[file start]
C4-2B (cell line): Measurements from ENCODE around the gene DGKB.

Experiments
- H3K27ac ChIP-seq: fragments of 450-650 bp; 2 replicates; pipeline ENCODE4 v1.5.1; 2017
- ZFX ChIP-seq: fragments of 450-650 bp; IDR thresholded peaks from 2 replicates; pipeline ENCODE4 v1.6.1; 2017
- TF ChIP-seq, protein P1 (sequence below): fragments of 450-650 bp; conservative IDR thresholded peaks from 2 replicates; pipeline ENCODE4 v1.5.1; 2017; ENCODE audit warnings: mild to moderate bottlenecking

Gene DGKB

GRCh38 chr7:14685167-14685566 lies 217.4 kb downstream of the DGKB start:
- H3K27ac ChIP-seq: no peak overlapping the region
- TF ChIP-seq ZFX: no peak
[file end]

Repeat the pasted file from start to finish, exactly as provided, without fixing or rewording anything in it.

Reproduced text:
C4-2B (cell line): Measurements from ENCODE around the gene DGKB.

Experiments
- H3K27ac ChIP-seq: fragments of 450-650 bp; 2 replicates; pipeline ENCODE4 v1.5.1; 2017
- ZFX ChIP-seq: fragments of 450-650 bp; IDR thresholded peaks from 2 replicates; pipeline ENCODE4 v1.6.1; 2017
- TF ChIP-seq, protein P1 (sequence below): fragments of 450-650 bp; conservative IDR thresholded peaks from 2 replicates; pipeline ENCODE4 v1.5.1; 2017; ENCODE audit warnings: mild to moderate bottlenecking

Gene DGKB

GRCh38 chr7:14685167-14685566 lies 217.4 kb downstream of the DGKB start:
- H3K27ac ChIP-seq: no peak overlapping the region
- TF ChIP-seq ZFX: no peak